KW_Macro_Ch_17_Sec_03_Challenges_to_Keynesian_Economics

KW_Macro_Ch_17_Sec_03_Challenges_to_Keynesian_Economics -...

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>> The Making of Modern Macroeconomics Section 3: Challenges to Keynesian Economics chapter 17 Keynes’s ideas fundamentally changed the way economists think about business cycles. They did not, however, go unquestioned. In the decades that followed the pub- lication of The General Theory, Keynesian economics faced a series of challenges. As a result, the consensus of macroeconomists retreated somewhat from the strong ver- sion of Keynesianism that prevailed in the 1950s. In particular, economists became much more aware of the limits to macroeconomic policy activism. The Revival of Monetary Policy Keynes’s General Theory suggested that monetary policy wouldn’t be very effective in depression conditions. Many modern macroeconomists agree: in Chapter 16 we intro- duced the concept of a liquidity trap, a situation in which monetary policy is ineffec- tive because the nominal interest rate is down against the zero bound. In the 1930s, when Keynes wrote, interest rates were, in fact, very close to 0%. (The term liquidity trap was first introduced by the British economist John Hicks in a 1937 paper, “Mr. Keynes and The Classics: A Suggested Simplification,” that summarized Keynes’s ideas.)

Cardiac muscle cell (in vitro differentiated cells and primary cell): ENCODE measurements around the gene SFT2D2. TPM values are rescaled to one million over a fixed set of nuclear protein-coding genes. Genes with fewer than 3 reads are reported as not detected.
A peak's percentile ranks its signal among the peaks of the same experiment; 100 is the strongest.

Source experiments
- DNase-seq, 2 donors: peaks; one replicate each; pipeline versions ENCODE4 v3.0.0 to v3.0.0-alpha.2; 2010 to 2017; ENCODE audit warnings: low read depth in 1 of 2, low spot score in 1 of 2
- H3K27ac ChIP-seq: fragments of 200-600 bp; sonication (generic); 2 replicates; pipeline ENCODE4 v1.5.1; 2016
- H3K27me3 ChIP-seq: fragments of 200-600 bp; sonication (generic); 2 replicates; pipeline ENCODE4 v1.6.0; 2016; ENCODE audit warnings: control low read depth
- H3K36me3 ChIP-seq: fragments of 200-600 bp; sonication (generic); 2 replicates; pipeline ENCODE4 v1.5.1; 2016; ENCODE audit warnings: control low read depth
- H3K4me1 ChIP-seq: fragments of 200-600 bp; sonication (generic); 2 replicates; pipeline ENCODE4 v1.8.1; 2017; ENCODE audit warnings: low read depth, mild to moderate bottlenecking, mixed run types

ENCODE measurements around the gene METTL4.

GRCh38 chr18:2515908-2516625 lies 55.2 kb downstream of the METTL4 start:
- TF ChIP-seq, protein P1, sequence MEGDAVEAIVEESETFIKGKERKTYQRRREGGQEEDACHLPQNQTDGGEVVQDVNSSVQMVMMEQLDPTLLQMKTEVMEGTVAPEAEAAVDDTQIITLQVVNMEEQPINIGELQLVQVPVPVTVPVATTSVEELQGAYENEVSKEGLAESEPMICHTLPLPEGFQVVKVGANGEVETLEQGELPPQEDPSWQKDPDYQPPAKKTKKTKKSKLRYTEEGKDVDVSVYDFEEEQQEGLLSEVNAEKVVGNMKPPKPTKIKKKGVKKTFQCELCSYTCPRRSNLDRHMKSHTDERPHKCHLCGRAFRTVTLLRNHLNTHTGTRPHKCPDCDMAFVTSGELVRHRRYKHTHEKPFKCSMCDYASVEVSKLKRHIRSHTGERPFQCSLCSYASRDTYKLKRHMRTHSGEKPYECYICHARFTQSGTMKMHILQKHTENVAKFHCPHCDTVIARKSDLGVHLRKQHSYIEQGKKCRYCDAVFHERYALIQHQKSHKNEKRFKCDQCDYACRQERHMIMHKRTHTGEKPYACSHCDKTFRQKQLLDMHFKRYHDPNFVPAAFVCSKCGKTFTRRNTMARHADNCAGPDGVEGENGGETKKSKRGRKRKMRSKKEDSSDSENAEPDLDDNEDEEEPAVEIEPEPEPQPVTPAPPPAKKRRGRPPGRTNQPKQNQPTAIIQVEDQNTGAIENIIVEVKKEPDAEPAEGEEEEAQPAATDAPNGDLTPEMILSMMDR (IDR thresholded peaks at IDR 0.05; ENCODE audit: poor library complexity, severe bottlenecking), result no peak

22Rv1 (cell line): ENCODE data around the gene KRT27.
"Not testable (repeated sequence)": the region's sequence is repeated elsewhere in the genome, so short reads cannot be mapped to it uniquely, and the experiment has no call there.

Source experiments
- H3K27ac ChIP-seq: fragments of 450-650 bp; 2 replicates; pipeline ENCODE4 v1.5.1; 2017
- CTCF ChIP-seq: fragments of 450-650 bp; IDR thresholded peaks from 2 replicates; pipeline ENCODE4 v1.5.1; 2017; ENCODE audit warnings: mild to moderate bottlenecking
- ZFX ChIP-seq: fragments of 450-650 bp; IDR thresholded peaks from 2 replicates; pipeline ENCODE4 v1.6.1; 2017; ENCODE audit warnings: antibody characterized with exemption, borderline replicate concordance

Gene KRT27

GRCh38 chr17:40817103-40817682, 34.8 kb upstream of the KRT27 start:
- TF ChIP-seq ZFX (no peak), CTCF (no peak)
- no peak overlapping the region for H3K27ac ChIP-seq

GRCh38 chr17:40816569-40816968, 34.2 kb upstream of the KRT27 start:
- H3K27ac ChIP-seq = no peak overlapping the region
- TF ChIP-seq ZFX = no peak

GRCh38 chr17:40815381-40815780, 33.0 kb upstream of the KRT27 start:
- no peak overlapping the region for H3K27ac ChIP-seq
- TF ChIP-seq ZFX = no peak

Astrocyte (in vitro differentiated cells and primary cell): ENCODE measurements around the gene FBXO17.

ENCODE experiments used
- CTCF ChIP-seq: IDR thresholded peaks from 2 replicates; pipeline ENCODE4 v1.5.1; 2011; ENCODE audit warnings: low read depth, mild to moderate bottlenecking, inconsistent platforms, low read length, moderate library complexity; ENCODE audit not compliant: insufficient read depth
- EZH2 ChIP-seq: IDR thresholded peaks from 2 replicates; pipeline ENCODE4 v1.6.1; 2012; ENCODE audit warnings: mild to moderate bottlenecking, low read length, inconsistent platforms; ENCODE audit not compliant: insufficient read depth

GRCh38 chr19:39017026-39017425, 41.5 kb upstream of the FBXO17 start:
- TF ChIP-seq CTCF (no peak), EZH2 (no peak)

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2 CHAPTER 17 SECTION 3: CHALLENGES TO KEYNESIAN ECONOMICS But even after the era of near-0% interest rates came to an end after World War II, many economists continued to emphasize fiscal policy and downplay the useful- ness of monetary policy. Eventually, however, macroeconomists reassessed the impor- tance of monetary policy. A key milestone in this reassessment was the 1963 publication of A Monetary History of the United States, 1867–1960 by Milton Friedman, of the University of Chicago, and Anna Schwartz of the National Bureau of Economic Research. Friedman and Schwartz showed that business cycles had his- torically been associated with fluctuations in the money supply. In particular, the money supply fell sharply during the onset of the Great Depression. Friedman and Schwartz persuaded many, though not all, economists that the Great Depression could have been avoided if the Federal Reserve had acted to prevent that monetary contraction. They persuaded most economists that monetary policy should play a key role in economic management. The revival of interest in monetary policy was significant because it suggested that the burden of managing the economy could be shifted away from fiscal policy—mean- ing that economic management could largely be taken out of the hands of politicians. Fiscal policy, which must involve changing tax rates or government spending, neces- sarily involves political choices. If the government tries to stimulate the economy by cutting taxes, it must decide whose taxes will be cut. If it tries to stimulate the econo- my with government spending, it must decide what to spend the money on. Monetary policy, in contrast, does not involve such choices: when the central bank
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